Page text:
To investigate the effect of green tea extract (GTE) on oxygen-induced neovascularization (NV) in neonatal rat model, NV was induced by maintaining neonatal rats in 80% oxygen on a cycle of 23.5h oxygen/0.5h room air until postnatal day 12 (P12), when the rats were placed in room air. The control rats were maintained in room air. From P6 to P17, rats were treated once daily by oral administration of saline (50μl/10g body weight) that contained 25% GTE, 12.5% GTE, or nothing. On P18, the rats were sacrificed and the retinal samples were collected. Retinal NV was scored and avascular areas (AVAs) were measured in ADPase stained retinas. The retinal vascular endothelial cell growth factor (VEGF) contents were measured with immunoassay kit, and matrix metalloproteinase-2 (MMP-2) activity was determined by gelatin zymography. GTE (25%) treatment suppressed NV and slightly increased AVAs in oxygen-induced NV model compared with the control. VEGF contents in retina significantly increased on P13 and P15, but GTE treatment did not prevent the increase of VEGF contents. Oxygen-induced increases in MMP-2 activity on P13 and P15 were suppressed by GTE treatment. These results suggest that GTE suppressed oxygen-induced NV in the neonatal rat, possibly through inhibition of MMP-2 activity. It also suggests that orally administered green tea has the potential to inhibit neovascular disease.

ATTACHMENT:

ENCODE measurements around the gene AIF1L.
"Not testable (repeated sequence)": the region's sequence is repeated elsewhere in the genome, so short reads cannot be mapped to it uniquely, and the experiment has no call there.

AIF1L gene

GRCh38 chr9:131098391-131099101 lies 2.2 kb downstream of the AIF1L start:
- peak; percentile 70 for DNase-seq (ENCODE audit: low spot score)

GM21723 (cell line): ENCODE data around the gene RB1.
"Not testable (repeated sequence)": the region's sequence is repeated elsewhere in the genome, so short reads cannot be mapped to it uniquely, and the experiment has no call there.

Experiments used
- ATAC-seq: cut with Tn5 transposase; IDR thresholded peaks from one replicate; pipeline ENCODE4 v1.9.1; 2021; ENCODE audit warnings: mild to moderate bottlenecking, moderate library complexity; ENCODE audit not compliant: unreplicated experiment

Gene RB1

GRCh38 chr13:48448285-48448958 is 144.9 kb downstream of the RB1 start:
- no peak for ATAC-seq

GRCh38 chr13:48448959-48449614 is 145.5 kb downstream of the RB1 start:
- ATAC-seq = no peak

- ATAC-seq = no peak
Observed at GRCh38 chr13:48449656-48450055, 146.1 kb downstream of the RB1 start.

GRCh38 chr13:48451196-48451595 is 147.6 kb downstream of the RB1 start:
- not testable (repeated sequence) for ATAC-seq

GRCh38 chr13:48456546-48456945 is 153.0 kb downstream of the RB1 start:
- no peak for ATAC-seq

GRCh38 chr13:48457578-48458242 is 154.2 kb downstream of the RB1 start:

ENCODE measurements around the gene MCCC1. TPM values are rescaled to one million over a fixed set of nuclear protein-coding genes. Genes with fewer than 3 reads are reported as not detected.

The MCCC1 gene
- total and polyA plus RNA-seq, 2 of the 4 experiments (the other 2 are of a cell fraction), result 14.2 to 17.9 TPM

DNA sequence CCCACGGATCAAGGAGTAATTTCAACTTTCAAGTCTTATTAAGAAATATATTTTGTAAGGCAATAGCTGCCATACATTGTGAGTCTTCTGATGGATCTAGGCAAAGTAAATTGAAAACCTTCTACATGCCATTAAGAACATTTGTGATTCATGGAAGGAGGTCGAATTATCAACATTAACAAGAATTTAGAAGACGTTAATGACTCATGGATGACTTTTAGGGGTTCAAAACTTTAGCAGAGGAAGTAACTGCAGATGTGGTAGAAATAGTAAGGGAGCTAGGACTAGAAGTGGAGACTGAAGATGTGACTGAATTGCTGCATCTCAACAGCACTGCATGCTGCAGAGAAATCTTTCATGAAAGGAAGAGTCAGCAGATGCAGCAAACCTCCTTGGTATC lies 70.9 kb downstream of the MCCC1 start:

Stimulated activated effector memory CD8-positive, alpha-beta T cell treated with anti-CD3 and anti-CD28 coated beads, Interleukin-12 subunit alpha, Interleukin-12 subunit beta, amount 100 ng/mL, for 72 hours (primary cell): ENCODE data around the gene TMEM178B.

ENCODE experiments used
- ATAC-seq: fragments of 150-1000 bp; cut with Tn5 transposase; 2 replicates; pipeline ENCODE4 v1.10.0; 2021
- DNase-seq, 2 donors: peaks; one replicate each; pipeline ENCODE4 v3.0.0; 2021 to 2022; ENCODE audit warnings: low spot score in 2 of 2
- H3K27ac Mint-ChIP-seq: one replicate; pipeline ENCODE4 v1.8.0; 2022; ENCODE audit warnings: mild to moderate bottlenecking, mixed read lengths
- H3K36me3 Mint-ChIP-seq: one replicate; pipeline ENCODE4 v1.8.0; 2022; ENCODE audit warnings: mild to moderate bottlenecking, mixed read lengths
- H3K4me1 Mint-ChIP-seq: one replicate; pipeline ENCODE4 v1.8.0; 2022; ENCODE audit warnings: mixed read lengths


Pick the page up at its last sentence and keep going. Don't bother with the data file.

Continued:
Continuum issues of methodological accuracy and feasibility for energy intake (EI) assessment that are effective for determining daily energy needs in free-living older individuals are still requiring a systematic development of valid and inexpensive methods. Thus, the objective of this study was to evaluate the use of dietary records combined with advanced photo system (APS) camera for EI assessment over a 3-day-period against doubly labeled water (DLW) method for total energy expenditure (TEE) measurement over a 14-day-period in Japanese men [n=44; age=51±14year, body mass index (BMI)23.3±2.6kg/m2 and body fat (%BF=20.8±6.2%)]. Body composition and physical fitness (VO2max) were determined by underwater weighing method and treadmill exercise test, respectively. Subjects were asked not to change their habitual lifestyle and were in a stable body weight over the assessment period. Mean EI of 2, 482±425kcal/day were lower (p<0.02) than mean TEE of 2, 654±361kcal/day. Reporting accuracy (reported EI/TEE×100%) was 94±16% assuming a degree of discrepancy between EI and TEE about 6±16% (-172±448kcal/day), which was significantly correlated with the physical activity level (PAL=TEE/basal metabolic rate) of r=-0.30 (p<0.05), but not with age, body weight, %BF, fat mass, fat-free mass, BMI, and VO2max. In conclusion, we may presume that the difference between EI and TEE in this study would be described neither as under-eating nor under-reporting. The magnitude of discrepancy between EI and TEE is independently predicted by PAL. The use of 3-day dietary records with APS camera is an effective technique for assessing accurately EI assuming that it can be used as a proxy tool to determine energy needs especially in this population.